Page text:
In environments where neurotypicals make up the majority of the organization's workforce, there is a lot of stigma around neurodiversity and creating a more equitable environment. However, with the onset of more education and resources, and even social media, it’s easier than ever for organizations to create a positive work environment for those with attention-deficit/hyperactivity disorder(ADHD).
Dr. Kathleen Nadeau, founder and director of the Chesapeake ADHD Center, is a clinical psychologist and leading expert on ADHD.
When it comes to ADHD in the workplace, Nadeau told The Org, “it's much more ‘normalized’ but not necessarily taken seriously. It's still quite common to find people that dismiss ADHD as an excuse for lack of motivation or just being ‘flaky’ rather than understanding that it's a very real neurological issue.”
Because of assumptions like these, many people who have ADHD in the workplace don’t disclose it. Although the Americans with Disabilities Act prohibits discrimination based on disability, there are many situations where attitudes and interactions change for neurodivergent people once they disclose their neurodivergence. For example, an ADDA’s Workplace Committee survey revealed that more than half of those who declared their ADHD experienced adverse outcomes at work.
Creating an environment that is supportive of those who are neurodivergent can only be a good thing. “When an employee feels safe with their supervisor, then constructive problem-solving can take place to improve areas of weakness in their performance and enhance opportunities for excellent performance,” Nadeau said. “A company culture of safety and acceptance needs to be established before colleague support is likely to happen.”
There are many actionable steps that employees and employers can take to make the workplace a more friendly and effective environment for those with ADHD.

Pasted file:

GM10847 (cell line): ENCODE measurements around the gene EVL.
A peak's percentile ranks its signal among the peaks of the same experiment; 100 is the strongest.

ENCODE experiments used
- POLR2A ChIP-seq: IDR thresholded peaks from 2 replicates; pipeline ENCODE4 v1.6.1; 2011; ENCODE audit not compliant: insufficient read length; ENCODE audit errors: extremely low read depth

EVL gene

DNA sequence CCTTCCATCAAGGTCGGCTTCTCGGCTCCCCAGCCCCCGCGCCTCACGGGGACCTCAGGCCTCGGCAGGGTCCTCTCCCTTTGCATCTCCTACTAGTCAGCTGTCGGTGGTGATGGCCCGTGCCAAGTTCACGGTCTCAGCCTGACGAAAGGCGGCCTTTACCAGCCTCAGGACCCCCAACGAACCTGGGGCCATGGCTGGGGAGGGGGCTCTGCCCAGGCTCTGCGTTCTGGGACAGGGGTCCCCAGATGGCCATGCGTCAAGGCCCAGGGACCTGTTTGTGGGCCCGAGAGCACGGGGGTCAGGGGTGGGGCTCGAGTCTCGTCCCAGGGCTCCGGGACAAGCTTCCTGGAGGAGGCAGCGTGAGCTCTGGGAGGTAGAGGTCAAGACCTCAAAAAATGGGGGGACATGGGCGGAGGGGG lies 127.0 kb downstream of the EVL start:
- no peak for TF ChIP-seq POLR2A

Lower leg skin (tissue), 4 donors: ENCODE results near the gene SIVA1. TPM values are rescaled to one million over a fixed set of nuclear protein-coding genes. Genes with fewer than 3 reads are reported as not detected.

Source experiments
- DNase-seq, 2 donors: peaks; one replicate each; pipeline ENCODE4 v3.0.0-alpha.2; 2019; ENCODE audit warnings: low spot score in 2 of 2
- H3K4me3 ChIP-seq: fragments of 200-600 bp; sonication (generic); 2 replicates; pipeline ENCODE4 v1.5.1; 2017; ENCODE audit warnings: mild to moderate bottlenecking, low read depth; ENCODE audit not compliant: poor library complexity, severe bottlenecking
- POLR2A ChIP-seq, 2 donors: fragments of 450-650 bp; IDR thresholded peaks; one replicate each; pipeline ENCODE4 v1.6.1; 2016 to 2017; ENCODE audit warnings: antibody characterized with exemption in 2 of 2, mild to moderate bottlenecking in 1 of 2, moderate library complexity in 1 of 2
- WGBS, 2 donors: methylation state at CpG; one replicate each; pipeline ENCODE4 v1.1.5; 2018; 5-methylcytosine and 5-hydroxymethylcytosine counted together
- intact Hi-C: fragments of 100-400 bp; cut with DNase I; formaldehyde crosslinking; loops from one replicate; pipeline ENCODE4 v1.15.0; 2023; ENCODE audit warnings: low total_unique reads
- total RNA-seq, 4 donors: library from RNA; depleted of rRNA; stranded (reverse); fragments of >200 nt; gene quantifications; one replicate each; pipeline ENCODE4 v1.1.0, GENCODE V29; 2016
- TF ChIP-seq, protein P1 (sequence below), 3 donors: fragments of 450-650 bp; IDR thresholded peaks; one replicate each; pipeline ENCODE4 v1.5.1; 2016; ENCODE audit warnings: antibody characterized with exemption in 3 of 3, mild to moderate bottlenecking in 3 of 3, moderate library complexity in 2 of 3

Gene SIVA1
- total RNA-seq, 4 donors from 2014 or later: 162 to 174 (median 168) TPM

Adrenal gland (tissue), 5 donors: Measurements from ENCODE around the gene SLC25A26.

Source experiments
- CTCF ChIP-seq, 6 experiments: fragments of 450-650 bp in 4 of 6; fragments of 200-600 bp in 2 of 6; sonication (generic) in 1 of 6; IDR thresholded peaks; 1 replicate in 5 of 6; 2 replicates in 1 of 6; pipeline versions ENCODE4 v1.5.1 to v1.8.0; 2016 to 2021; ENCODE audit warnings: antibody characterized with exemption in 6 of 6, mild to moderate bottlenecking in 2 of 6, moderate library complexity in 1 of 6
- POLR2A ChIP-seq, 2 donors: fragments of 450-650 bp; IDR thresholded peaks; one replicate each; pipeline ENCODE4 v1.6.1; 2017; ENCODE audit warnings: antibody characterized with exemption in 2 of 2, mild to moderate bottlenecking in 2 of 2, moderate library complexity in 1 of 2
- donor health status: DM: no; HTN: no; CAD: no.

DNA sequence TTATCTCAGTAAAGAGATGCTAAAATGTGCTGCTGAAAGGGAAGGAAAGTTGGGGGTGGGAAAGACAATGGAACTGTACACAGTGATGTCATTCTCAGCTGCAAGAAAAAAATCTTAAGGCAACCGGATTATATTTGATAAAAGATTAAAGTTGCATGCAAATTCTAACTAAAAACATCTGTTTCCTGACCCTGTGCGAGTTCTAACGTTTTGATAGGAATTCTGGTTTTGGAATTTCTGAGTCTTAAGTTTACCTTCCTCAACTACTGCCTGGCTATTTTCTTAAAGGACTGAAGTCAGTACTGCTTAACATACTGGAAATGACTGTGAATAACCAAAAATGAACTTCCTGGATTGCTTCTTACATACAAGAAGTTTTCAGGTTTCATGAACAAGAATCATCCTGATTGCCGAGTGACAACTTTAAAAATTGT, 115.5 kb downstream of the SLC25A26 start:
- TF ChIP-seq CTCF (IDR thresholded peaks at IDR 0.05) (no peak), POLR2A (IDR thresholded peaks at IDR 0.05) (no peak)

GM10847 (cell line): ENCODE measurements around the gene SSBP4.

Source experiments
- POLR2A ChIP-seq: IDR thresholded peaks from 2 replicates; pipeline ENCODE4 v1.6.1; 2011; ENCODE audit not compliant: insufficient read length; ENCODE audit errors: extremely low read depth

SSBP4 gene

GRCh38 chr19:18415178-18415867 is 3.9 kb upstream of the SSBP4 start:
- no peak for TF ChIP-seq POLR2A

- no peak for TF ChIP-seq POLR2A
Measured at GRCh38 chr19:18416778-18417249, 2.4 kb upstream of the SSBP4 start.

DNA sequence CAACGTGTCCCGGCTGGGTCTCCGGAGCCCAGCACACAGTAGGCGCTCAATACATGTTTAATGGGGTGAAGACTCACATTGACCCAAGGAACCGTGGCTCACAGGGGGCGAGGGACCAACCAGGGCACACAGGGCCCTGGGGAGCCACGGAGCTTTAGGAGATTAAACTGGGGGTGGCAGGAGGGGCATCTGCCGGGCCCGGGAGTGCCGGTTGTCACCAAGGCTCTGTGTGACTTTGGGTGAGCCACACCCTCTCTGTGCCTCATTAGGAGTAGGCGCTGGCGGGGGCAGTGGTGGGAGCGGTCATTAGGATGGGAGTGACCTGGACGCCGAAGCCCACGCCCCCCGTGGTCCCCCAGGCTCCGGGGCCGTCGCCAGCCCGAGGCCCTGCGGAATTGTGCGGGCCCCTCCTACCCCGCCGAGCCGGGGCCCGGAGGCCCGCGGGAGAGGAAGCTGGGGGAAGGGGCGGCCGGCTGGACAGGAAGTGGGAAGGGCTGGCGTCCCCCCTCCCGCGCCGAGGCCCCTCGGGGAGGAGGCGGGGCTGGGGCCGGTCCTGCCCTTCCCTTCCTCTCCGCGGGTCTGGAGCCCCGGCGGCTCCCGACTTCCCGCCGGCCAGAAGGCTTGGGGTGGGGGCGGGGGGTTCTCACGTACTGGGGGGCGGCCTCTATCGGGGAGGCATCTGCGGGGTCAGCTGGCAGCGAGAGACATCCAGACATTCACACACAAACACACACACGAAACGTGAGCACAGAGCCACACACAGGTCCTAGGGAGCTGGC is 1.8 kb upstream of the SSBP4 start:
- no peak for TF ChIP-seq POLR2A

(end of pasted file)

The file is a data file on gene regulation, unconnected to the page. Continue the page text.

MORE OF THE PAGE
Utilize their strengths and assist with their weaknesses
Dr. Sasha Hamdani, psychiatrist and ADHD clinical specialist, says that people with ADHD have a lot to offer, such as creativity, good social skills, rapid problem solving and bursts of hyperfocus.
Many people with ADHD excel at relationship-focused roles where they engage with others. However, more detail-oriented work such as paperwork can be extremely challenging. This is because they process information differently. To help with this, you can ask questions about what parts of their job feel difficult and what can be automated.
“Ask how your team member likes to receive, process, and send information,” Arielle Hale, a CEO and certified business coach with ADHD, told The Org. “For example, I prefer to receive written communication. My brain retains the information better, and it's easier for me to come back. I prefer to send voice messages as it helps me get the information out quickly, and I don't get stuck over-explaining or editing. I also need time to work alone and without interruption or something that could take me 30 minutes to get done will take 5 hours.”
Understand that workers with ADHD may work differently
Often, those with ADHD operate at different levels depending on the time of day, with many finding their best work done at night. So it’s in the business’s best interest to give them the freedom to maximize that efficiency rather than expecting them to slog through the workday.
Hamdani recommends offering a more flexible schedule so that those with ADHD can tailor it to the times they’re most efficient, frequent breaks, and space away from distractions.